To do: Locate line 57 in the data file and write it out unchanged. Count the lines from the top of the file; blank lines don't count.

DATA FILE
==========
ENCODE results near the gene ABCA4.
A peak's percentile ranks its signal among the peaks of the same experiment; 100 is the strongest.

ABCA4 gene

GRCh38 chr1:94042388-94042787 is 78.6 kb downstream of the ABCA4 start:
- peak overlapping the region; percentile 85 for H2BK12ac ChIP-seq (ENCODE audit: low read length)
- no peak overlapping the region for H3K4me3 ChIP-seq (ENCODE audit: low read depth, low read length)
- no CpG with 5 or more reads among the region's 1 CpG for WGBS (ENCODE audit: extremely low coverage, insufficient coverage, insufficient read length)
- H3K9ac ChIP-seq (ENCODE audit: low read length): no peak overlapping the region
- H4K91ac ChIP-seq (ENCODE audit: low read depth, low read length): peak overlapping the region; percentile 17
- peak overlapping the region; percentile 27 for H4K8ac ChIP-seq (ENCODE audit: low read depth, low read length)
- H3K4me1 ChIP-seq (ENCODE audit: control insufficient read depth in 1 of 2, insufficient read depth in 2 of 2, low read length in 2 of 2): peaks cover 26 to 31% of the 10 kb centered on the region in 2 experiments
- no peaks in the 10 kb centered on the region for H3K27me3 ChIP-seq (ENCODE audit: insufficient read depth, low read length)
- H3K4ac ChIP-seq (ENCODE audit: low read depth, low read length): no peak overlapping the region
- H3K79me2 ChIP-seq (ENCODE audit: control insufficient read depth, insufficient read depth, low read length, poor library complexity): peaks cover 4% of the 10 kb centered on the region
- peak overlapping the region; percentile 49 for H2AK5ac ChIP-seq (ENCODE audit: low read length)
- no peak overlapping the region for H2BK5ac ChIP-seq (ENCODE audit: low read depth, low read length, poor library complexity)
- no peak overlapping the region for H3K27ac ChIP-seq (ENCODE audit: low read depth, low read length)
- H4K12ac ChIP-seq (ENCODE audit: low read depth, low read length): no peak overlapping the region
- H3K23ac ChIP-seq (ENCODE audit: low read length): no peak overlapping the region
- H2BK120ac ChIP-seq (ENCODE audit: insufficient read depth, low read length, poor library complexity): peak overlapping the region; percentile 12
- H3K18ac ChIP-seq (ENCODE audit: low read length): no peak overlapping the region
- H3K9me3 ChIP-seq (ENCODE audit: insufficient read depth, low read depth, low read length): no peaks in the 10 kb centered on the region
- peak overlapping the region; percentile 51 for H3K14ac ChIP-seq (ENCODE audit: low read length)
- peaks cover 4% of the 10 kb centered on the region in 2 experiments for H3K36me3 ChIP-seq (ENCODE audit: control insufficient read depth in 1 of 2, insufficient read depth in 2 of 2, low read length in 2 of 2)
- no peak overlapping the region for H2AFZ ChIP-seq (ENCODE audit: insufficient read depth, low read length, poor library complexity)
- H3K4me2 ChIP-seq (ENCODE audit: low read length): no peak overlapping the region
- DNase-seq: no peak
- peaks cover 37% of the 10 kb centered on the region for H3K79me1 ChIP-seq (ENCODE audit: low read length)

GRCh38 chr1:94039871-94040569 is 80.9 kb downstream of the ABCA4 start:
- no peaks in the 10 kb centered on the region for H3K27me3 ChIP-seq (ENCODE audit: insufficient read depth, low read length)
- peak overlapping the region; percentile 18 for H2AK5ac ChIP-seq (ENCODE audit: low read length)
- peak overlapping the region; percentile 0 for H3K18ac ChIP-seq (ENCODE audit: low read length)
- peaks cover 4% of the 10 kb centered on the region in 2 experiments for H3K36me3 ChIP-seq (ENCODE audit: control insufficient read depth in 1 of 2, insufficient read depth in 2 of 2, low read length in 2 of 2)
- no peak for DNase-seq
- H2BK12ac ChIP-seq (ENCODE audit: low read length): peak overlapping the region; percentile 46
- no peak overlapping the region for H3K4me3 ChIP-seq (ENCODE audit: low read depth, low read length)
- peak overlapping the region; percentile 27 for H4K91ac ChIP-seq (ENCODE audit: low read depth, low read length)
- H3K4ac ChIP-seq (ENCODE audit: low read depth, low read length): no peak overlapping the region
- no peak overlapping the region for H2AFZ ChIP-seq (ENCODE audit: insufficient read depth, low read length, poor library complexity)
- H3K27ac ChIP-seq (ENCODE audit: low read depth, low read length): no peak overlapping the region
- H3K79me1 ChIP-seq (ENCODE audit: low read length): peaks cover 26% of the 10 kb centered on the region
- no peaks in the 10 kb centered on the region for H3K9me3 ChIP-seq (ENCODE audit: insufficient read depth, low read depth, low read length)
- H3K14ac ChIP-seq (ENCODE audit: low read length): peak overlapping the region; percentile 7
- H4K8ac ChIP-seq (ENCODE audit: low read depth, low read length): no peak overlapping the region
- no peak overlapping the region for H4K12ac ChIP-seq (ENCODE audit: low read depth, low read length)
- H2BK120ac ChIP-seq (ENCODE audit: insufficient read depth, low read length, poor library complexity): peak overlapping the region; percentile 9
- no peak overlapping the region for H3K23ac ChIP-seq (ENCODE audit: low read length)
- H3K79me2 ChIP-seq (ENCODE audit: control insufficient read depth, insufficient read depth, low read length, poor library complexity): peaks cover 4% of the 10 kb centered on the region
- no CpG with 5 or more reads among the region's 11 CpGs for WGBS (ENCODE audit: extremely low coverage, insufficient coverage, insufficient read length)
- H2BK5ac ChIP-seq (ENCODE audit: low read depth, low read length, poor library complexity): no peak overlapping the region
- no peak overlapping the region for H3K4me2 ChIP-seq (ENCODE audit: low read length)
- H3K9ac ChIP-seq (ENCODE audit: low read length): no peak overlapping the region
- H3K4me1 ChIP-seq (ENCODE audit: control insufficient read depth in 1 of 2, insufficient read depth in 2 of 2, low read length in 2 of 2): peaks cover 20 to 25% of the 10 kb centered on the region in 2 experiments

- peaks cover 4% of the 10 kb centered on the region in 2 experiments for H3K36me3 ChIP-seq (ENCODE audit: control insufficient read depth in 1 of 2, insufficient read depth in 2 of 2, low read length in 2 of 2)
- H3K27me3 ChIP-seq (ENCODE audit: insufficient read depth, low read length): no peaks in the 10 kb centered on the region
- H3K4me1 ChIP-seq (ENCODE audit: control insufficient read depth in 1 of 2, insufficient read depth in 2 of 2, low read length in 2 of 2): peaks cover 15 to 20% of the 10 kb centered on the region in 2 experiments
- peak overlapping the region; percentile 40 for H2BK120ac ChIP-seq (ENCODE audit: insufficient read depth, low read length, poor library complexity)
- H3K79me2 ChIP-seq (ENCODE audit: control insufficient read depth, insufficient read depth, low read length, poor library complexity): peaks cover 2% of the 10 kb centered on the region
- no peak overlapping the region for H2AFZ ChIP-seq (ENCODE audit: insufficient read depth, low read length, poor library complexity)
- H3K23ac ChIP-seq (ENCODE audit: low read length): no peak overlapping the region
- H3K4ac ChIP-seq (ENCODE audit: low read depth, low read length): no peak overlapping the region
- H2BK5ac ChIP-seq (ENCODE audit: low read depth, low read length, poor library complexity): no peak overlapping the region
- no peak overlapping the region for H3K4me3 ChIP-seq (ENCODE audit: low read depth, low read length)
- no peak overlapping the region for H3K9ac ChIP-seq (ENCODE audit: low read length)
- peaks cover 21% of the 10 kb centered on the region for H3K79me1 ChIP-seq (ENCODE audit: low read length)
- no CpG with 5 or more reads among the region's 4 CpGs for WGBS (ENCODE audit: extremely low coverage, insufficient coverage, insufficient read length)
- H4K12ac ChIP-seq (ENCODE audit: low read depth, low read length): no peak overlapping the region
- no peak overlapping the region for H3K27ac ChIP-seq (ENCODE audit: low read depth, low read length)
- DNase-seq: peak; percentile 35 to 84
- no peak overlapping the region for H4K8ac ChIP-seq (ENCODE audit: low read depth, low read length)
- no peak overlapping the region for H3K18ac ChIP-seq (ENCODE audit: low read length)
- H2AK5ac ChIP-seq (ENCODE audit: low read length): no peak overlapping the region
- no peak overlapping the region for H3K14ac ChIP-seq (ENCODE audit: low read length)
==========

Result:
- peak overlapping the region; percentile 40 for H2BK120ac ChIP-seq (ENCODE audit: insufficient read depth, low read length, poor library complexity)